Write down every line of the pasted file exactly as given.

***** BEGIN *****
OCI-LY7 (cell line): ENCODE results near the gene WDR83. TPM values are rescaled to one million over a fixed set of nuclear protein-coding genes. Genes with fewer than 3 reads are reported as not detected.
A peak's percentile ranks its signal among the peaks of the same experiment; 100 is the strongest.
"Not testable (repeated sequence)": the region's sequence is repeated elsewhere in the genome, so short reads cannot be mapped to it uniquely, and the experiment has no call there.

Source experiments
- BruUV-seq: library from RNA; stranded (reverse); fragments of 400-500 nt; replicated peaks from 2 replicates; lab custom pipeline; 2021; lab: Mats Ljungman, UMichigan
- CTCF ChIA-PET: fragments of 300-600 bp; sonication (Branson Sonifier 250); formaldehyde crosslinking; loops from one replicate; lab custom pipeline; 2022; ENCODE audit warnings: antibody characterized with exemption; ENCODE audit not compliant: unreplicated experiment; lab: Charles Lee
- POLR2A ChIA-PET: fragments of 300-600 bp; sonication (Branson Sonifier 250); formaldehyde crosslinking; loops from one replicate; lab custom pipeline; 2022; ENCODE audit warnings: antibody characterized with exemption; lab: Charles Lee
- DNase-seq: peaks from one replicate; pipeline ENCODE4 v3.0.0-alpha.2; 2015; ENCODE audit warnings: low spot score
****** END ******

OCI-LY7 (cell line): ENCODE results near the gene WDR83. TPM values are rescaled to one million over a fixed set of nuclear protein-coding genes. Genes with fewer than 3 reads are reported as not detected.
A peak's percentile ranks its signal among the peaks of the same experiment; 100 is the strongest.
"Not testable (repeated sequence)": the region's sequence is repeated elsewhere in the genome, so short reads cannot be mapped to it uniquely, and the experiment has no call there.

Source experiments
- BruUV-seq: library from RNA; stranded (reverse); fragments of 400-500 nt; replicated peaks from 2 replicates; lab custom pipeline; 2021; lab: Mats Ljungman, UMichigan
- CTCF ChIA-PET: fragments of 300-600 bp; sonication (Branson Sonifier 250); formaldehyde crosslinking; loops from one replicate; lab custom pipeline; 2022; ENCODE audit warnings: antibody characterized with exemption; ENCODE audit not compliant: unreplicated experiment; lab: Charles Lee
- POLR2A ChIA-PET: fragments of 300-600 bp; sonication (Branson Sonifier 250); formaldehyde crosslinking; loops from one replicate; lab custom pipeline; 2022; ENCODE audit warnings: antibody characterized with exemption; lab: Charles Lee
- DNase-seq: peaks from one replicate; pipeline ENCODE4 v3.0.0-alpha.2; 2015; ENCODE audit warnings: low spot score